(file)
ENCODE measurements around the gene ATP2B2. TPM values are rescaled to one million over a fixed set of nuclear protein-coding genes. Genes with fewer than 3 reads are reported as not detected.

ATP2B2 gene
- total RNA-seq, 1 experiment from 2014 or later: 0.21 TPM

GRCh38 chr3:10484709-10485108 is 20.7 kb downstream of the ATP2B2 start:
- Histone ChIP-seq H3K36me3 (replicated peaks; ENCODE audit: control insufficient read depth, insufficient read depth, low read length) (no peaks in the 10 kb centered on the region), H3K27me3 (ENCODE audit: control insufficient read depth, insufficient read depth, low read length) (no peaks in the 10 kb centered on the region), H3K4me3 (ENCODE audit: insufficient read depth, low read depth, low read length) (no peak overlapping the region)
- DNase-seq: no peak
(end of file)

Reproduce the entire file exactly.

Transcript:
ENCODE measurements around the gene ATP2B2. TPM values are rescaled to one million over a fixed set of nuclear protein-coding genes. Genes with fewer than 3 reads are reported as not detected.

ATP2B2 gene
- total RNA-seq, 1 experiment from 2014 or later: 0.21 TPM

GRCh38 chr3:10484709-10485108 is 20.7 kb downstream of the ATP2B2 start:
- Histone ChIP-seq H3K36me3 (replicated peaks; ENCODE audit: control insufficient read depth, insufficient read depth, low read length) (no peaks in the 10 kb centered on the region), H3K27me3 (ENCODE audit: control insufficient read depth, insufficient read depth, low read length) (no peaks in the 10 kb centered on the region), H3K4me3 (ENCODE audit: insufficient read depth, low read depth, low read length) (no peak overlapping the region)
- DNase-seq: no peak